Wandering around the colorful markets of Guatemala makes you realize you are entering a new world. The tortillas are freshly made by the woman in front of you, turning the corn patties from their left to their right hand. The women’s smile shines through their colorful outfits and the street vendors try to sell you everything from fruits and veggies to fresh meat and fish hanging around. Walking in these bustling markets makes you wonder why you would ever go to a supermarket again. The market seems to have all of the Guatemalan food.
Tasty or filling food in Guatemala?
But the richness of the markets makes me wonder where all that tasteful food goes to. After a couple of days traveling through Guatemala and trying some local dishes on the road, I realize that most food is chosen by how much it will make you feel full instead of how it can be the tastiest or healthiest. A regular Guatemalan meal exits normally of rice, beans, and tortillas. Or the street vendor on the corner of the street will just put everything in their fryer. Although it tastes fine, it’s definitely not the healthiest part of the Guatemalan culture.
Yummy Guatemalan food
But if you let go of your healthy wings, you see that the culture has lots to offer. Guatemalan rice porridge is yummy and also their corn on a stick or sandwiches with fresh meat are making my stomach rumbling. Walking over a random street market makes me want to try it all. From the tostadas with noodles on it or the rellenitos which are the Guatemalan donuts from fried plantain. As often as possible I’m ending my street food tour with a cup of hot chocolate and it never lets me down. Not for nothing were the Mayans the ones who called the cacao bean ‘the food of the gods’.
But after a couple of days hanging around and trying almost any dish I can find, I start to miss my veggies. That’s when I’m going to eat at Yolanda’s.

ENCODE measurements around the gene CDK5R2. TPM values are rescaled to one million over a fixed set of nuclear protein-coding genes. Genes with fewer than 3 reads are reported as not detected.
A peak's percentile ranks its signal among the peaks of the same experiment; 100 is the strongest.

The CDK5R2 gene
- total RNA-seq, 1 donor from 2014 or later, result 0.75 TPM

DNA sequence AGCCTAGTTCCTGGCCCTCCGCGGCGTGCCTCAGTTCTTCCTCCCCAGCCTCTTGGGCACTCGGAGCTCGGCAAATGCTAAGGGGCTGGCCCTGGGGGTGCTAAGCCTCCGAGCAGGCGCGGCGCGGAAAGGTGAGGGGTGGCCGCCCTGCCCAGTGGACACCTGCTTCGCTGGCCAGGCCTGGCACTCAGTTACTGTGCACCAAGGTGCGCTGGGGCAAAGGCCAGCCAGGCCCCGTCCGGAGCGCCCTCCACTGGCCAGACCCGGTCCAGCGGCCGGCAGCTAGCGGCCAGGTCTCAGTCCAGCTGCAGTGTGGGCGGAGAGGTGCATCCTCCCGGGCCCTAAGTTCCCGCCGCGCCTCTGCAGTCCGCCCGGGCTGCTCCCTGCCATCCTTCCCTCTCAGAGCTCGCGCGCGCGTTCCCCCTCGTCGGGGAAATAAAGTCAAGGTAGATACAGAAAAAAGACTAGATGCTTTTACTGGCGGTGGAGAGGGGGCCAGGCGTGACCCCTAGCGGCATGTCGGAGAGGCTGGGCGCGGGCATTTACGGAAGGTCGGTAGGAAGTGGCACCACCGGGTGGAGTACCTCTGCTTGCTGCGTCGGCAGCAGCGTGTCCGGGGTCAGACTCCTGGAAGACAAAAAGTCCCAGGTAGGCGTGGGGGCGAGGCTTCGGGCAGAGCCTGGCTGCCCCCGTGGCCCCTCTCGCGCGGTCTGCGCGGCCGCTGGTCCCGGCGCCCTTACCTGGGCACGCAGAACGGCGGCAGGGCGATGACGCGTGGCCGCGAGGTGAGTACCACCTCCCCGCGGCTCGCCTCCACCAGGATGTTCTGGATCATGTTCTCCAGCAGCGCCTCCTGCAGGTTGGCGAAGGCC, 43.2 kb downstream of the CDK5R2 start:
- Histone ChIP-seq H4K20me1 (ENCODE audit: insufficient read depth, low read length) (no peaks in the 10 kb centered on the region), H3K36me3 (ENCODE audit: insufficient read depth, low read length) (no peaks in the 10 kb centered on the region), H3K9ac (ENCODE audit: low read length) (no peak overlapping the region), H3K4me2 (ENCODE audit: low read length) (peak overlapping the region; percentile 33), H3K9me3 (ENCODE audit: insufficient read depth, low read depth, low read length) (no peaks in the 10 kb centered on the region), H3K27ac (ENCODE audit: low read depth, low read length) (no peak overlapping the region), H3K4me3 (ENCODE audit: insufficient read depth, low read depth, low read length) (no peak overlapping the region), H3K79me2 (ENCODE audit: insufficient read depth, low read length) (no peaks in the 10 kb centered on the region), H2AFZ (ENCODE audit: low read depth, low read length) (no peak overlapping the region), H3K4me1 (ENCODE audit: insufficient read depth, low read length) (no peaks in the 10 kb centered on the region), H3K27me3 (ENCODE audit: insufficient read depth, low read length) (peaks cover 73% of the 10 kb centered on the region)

Eating at a local in Guatemala
Yolanda is a proudly Guatemalan woman, living in the suburb of the popular touristic hotspot Antigua. More local you cannot go and it’s nice to get out of the bustling streets of Antigua. The suburb is not any interesting to tourists, but this is where the locals live and hang. Calling Yolanda’s name in the town puts a smile on people’s faces. Also, they are happy to show me which house I have to enter.
Yolanda recently started to work with ResiRest, and couldn’t be more cheerful. On this sunny Sunday afternoon, I already find her working in the kitchen. She welcomes me with a big smile and a loving hug only moms can do. She instantly makes me feel at home and starts to talk about Guatemalan life. I’m more than eager to absorb everything she says. And with my freshly learned Spanish, she makes me feel comfortable and is patiently explaining it all.
Guatemalan food at it’s best
After I have learned more about Guatemalan culture than if I would hang a night in a hostel, I met her son. A cute boy with a fresh new haircut who stayed home for the occasion. Sunday is normally the day of the grandparents, but he wanted to see how this visitor likes his house. And his mom’s kitchen experience, of course.
And oh yes, I like it! Yolanda has made by far the best local veggie dish I have eaten in Guatemala. All kinds of vegetables fresh from the market are entering my plate and are happily finding a way to my stomach. Fresh guacamole, local potatoes and some kind of cucumber I have never eaten before. All this mixed with some good herbs makes my stomach be crazy happy and healthy. Yeey, for tasty local experiences!
Traveling through Guatemala…
Traveling through Guatemala is by no exception a wonderful experience. You will hike through remote mountains, sit and dance in nice cafés and explore a country influenced by it’s Mayan and Spanish heritage. From remote beaches to fire-spitting volcano’s. An enormous big lake and rivers bluer than blue. Smiling ladies and helpful men. You can easily spend weeks and weeks traveling through Guatemala.
But nothing beats those local experiences. Where someone opens their house for you and you can sit and share a healthy (!) meal together. Where you learn about the real local life. I couldn’t be happier than having Yolanda as my cook, storyteller, Spanish teacher and Guatemalan friend. I can only say: muchas gracias y hasta luego!
About the author
“Why you should eat Guatemalan food” is written by Jolande Louis. As a freelance text writer, she travels around the world and shares her experiences. Find more of her stories on her Dutch Blog.
ResiRest connects travelers and locals worldwide. Learn more about ResiRest at Guatemala right here. Think local, eat global.